Zimbabwe National Chamber of Commerce (ZNCC) president Mike Kamungeremu said the country needs to quickly focus on its own power generation, as power shortages in South Africa threaten local industry.
Over the past few weeks, South Africa’s power utility, Eskom, reported that several coal-powered generation units had broken down owing to old age and poor maintenance.
There are fears that power blackouts in South Africa will result in:
1). reduced power supply to Zimbabwe. Eskom used to sell up to 400MW of electricity per month to Zimbabwe
2). a delay in delivery of imports from SA by local industry.,
3). a rise in electricity prices in the region as SA will look beyond its borders to secure electricity for its industry.
Kamungeremu told NewsDay Business that Zimbabwe has other options but should now focus on ensuring that its power generators can produce enough power for the whole nation. He said on Eskom’s power blackouts:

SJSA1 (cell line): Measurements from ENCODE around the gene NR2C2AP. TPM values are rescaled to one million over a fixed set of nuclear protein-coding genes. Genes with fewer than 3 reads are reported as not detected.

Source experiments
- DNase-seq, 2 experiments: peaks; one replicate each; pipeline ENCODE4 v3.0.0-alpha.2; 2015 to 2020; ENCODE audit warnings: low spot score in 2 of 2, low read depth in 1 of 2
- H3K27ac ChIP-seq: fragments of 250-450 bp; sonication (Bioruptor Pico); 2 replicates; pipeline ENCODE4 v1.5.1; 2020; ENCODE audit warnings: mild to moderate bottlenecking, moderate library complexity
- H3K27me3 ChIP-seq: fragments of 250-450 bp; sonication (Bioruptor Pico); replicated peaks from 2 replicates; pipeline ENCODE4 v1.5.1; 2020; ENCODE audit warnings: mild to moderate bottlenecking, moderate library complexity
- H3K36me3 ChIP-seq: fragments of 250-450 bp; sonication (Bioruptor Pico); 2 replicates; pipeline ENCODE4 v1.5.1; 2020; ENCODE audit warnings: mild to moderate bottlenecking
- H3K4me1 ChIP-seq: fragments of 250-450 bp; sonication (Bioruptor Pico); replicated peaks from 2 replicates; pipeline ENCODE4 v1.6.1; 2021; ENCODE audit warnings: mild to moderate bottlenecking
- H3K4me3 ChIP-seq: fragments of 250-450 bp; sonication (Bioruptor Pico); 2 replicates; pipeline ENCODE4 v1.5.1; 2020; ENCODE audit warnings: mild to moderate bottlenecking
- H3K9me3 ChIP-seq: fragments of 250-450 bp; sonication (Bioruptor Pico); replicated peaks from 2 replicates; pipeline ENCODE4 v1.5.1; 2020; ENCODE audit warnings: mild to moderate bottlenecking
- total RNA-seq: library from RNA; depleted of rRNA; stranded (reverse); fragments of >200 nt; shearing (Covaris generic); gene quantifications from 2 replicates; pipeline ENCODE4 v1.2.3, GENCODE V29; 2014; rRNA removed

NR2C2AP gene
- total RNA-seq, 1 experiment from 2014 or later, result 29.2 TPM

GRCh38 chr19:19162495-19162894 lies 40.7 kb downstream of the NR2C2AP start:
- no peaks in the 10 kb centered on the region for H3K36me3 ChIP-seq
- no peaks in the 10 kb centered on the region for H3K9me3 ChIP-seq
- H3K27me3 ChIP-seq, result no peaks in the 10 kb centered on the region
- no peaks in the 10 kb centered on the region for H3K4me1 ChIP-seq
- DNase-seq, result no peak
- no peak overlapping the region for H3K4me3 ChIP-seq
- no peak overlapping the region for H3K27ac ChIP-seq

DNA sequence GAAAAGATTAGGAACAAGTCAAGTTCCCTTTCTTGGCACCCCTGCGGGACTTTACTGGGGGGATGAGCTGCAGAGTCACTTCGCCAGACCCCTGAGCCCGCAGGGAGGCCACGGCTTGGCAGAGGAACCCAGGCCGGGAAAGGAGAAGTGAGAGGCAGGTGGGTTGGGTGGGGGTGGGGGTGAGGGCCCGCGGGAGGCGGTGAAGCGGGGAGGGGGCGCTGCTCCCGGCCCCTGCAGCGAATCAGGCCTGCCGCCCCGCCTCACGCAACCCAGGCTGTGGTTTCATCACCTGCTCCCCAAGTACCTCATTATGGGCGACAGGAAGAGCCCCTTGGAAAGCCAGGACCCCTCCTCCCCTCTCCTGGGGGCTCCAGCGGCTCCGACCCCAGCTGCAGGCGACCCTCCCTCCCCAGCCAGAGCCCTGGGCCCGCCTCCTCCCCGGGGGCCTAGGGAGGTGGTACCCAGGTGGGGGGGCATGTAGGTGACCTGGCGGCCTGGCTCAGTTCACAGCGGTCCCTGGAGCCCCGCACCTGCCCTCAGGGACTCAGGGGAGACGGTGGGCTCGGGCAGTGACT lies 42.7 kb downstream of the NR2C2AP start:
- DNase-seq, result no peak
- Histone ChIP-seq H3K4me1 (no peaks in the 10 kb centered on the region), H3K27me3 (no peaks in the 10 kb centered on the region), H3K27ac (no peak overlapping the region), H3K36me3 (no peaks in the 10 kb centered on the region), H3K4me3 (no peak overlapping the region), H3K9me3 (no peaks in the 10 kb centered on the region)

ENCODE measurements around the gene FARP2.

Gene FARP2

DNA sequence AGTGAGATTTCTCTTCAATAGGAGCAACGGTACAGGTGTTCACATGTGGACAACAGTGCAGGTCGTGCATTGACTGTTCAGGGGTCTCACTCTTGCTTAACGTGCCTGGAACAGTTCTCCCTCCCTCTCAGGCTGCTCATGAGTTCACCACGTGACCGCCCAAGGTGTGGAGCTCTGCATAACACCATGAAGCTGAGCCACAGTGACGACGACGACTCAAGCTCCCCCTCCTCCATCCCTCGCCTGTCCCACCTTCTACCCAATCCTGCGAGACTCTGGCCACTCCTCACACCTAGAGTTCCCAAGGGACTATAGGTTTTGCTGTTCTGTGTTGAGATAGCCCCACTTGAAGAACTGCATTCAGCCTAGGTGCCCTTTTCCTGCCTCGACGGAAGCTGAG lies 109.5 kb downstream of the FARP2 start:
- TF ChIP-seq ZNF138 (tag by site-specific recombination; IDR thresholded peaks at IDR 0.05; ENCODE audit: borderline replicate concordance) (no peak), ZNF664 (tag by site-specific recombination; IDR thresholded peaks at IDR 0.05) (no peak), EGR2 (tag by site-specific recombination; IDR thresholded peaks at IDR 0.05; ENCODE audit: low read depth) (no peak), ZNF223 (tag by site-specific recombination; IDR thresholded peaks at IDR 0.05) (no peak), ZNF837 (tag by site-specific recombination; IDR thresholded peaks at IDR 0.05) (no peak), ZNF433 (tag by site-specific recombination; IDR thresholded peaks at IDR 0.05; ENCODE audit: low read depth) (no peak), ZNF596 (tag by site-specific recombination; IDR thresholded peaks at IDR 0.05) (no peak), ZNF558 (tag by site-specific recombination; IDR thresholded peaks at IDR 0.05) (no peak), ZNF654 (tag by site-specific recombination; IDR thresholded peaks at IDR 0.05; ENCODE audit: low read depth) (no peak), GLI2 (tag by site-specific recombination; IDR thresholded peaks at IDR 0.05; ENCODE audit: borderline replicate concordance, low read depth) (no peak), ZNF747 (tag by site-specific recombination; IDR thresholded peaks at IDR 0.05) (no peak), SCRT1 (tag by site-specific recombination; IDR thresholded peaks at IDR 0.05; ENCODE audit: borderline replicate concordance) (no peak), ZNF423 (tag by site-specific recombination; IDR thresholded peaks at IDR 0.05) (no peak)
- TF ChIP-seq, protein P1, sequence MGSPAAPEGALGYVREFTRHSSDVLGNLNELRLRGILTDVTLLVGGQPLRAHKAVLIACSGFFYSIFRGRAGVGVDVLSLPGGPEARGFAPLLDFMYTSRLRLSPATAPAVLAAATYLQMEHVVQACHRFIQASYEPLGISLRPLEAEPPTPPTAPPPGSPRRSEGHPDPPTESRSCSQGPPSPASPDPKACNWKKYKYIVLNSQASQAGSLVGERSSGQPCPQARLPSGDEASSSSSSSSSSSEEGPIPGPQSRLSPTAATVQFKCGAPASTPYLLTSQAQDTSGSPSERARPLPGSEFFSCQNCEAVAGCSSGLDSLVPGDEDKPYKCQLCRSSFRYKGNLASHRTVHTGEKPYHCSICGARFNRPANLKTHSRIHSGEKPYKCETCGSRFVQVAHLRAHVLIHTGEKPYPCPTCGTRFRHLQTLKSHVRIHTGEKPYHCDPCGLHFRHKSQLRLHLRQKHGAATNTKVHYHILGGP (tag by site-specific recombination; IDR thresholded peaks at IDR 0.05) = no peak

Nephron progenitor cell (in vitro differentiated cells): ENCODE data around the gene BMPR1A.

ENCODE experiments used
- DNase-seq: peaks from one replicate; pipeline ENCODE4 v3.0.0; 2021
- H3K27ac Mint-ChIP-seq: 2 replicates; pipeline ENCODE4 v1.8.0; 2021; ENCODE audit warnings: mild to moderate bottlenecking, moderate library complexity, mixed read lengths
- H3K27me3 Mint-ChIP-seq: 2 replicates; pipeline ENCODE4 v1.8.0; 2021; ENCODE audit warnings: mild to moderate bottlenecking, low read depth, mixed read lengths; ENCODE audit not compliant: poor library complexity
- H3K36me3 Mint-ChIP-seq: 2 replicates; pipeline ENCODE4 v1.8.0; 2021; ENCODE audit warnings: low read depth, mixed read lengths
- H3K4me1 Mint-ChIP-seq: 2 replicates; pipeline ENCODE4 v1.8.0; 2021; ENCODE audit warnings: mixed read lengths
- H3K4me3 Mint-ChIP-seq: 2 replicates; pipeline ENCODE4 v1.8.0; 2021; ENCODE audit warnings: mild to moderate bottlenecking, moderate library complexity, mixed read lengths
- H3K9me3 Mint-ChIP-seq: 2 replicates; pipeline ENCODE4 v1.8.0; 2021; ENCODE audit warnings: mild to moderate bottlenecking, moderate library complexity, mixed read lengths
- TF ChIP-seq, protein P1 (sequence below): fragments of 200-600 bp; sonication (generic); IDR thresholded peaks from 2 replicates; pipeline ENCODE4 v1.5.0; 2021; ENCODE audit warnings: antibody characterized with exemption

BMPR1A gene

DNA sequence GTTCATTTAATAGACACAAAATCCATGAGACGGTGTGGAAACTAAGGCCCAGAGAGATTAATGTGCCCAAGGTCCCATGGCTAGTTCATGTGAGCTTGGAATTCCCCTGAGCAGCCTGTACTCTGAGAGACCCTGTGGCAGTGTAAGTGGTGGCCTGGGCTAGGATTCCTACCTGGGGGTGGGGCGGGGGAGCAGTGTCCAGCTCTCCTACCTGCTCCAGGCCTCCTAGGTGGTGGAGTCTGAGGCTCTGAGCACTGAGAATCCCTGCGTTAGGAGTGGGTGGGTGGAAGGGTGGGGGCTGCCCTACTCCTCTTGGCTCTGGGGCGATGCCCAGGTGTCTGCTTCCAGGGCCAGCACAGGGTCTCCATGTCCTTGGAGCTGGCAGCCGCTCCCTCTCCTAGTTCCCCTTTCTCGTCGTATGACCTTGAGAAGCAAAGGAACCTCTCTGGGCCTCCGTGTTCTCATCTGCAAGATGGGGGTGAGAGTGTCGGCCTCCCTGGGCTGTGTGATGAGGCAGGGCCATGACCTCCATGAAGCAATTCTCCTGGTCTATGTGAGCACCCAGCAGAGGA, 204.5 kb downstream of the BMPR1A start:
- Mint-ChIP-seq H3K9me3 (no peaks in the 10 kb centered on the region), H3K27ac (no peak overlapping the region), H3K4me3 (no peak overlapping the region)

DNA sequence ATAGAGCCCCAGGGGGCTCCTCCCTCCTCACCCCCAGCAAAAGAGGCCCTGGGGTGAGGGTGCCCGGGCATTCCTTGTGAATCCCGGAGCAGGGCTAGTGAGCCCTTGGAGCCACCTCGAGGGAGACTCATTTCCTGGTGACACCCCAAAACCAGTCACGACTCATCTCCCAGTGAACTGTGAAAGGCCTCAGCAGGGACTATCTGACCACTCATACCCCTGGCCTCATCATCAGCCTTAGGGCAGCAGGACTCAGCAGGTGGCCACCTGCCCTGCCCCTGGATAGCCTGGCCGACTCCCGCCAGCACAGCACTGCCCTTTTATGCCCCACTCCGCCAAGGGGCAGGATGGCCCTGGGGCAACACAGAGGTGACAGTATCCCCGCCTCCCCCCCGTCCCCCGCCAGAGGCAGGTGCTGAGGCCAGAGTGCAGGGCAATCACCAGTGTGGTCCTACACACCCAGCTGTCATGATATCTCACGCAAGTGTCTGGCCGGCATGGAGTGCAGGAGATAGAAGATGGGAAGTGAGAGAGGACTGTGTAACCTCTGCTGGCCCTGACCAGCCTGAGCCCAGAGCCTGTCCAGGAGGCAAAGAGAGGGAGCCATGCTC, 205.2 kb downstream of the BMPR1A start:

It could have some effect since we import power from them but I don’t want to read much into that. We have other options like Mozambique and Zambia but our real focus must actually be on our own power generating infrastructure.
We have been informed that Hwange 7 and 8 are nearing completion and that’s sweet news to our ears. We would rather look forward to the 600 megawatts expected from those plants than worrying about power cuts in South Africa.
Zimbabwe has a power deficit of between 1 000MW and 1 600MW and as a result, has been importing US$17 million worth of power monthly to meet the local electricity generation shortfall.
Shortages of foreign currency limited imports. Last year, ZESA spent US$225 million on power imports.
What’s being done:
The government is upgrading and adding new generation units to the power plants at the Kariba and Hwange power stations.
Kariba’s two generating units that are being constructed have the capacity to generate 300MW of power while Hwange will see two more units being added with a combined capacity of 600MW.